Arts & Culture The Ramadan Issue

Are we witnessing the last days of Ramadan TV?

Ramadan is like a US Super Bowl Sunday that stretches for an entire month.
Ramadan is like a US Super Bowl Sunday that stretches for an entire month. Courtesy.

Ican’t remember the last time my family and I sat around to watch a Ramadan series or show. Ramadan series and shows are productions made specifically for the holy month.

In fact, Ramadan is like a US Super Bowl Sunday that stretches for an entire month- a prime time for advertisers and producers in the Arab world. The best TV slots are the ones right after the breaking of the fast, and right before it. It’s typically when people gather around in their living rooms, trying to pass the last hours of the day, before they can finally munch on their first meal. Telecom operators also produce the catchiest advertisements for the month. I personally wait for those produced by Zain, the Kuwaiti telecommunication operator. They always revolve around a Ramadan theme and have a memorable song.

Ramadan series and shows rose in popularity in the 1970s, after the discovery of oil and with the development of the Arabian Gulf states, as more budgets became allocated to television and production. People discussed the shows and series over the course of the month, and sometimes couldn’t even decide on which shows to watch as different television stations have competed to air their best shows at prime times.

For the past five years or so, I thought I was the only one who wasn’t watching Ramadan series anymore. But I soon discovered that most of my friends and acquaintances had stopped watching Ramadan TV too. Different reasons were attributed to that, including: long periods of advertisements that constantly interrupted the show, the absence of creative storylines, as well as the lack of time to sit down and watch TV while constantly being on the go. While they did admit that watching the shows on the TV channels’ dedicated websites and YouTube channels was more convenient, they still weren’t interested enough.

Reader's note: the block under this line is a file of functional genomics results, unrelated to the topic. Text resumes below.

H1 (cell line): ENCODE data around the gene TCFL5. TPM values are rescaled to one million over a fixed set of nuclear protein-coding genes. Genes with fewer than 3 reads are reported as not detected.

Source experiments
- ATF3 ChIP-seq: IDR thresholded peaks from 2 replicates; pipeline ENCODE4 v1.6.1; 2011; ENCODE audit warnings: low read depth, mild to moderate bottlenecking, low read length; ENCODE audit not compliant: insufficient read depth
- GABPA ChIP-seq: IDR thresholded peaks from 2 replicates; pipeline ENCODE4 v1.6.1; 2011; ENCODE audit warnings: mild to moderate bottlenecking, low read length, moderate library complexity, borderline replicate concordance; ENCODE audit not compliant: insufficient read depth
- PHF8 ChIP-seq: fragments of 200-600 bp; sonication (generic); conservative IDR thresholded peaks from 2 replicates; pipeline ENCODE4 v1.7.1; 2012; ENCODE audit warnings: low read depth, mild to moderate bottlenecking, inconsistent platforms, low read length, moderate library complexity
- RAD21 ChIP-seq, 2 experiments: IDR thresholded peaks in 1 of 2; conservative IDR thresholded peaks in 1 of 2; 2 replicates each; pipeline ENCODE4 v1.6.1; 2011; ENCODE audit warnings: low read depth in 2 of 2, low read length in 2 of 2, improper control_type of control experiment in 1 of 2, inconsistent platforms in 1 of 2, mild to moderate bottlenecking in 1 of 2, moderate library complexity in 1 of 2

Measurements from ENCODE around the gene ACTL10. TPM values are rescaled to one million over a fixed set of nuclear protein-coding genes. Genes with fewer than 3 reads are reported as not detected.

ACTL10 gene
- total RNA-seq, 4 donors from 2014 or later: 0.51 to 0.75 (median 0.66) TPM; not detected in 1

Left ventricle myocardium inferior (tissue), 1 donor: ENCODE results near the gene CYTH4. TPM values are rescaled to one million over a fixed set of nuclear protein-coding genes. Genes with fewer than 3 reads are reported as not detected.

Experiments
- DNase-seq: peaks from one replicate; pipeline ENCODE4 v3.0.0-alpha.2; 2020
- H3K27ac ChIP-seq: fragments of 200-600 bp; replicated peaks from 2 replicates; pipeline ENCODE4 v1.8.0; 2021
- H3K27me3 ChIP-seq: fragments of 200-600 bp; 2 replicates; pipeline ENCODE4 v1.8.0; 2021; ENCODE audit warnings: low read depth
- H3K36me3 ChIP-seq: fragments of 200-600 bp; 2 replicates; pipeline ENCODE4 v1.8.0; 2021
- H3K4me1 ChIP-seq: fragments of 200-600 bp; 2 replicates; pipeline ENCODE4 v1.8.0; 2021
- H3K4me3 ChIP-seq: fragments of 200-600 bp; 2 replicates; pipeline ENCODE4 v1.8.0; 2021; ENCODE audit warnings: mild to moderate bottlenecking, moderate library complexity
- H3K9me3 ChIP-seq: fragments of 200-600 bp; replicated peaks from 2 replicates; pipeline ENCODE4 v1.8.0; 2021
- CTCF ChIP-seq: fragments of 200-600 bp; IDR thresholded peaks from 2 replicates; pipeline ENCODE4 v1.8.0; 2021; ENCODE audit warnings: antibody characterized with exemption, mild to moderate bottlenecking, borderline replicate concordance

We dug deeper and asked our readers, the majority of whom are millennials, if they watch Ramadan series on TV.  55 per cent of them voted that they don’t.

So, if there were more people like me who don’t watch TV during Ramadan, how do they spend the long fasting hours? Two words: YouTube and Netflix.

The social media platform is widely popular in Arabia, with users from Saudi Arabia ranked as the top YouTube users in the world. In addition, many millennials such as Saudi Fahad Sal and Bahraini Omar Farooq, are garnering millions of YouTube views for their unique content on the platform, as well as over a million subscribers.

In fact, many popular social media influencers from the Arabian Gulf produced content specifically for Ramadan last year. Influencers like Kuwaiti Ascia Al Faraj shared a daily Ramadan vlog, while Emirati influencer Taim Al Falasi produced a Ramadan talk show in which she hosted other regional influencers for interviews and on air challenges. Her most popular episode received 2 million views.

Launched approximately two and a half years ago, Netflix MENA has also been gaining the attention of the region’s youth, with the wide range of on-demand, commercial-free titles on offer. In addition to making suggestions of shows to watch during Ramadan, such as popular Turkish shows ‘1001 Nights’ and ‘Magnificent Century’, as well as millennial classics like ‘Full House’, the American entertainment company has also added several Arabic shows and films to its library, and has recently launched its first Arabic original show, ‘Adel Karam: Live from Beirut’.

Despite their novelty, Netflix MENA and Ramadan content-creating YouTubers and influencers are already winning over millennials. Does this mean that Ramadan TV series and shows will die? Perhaps they will in their current form, until they jump the digital content production wagon more, and cater content to the liking of millennials and those under the age of 30, who comprise more than 50 per cent of the Arabian Gulf Region’s population.

Manar Alhinai is the Storyteller-in-Chief at Sekka.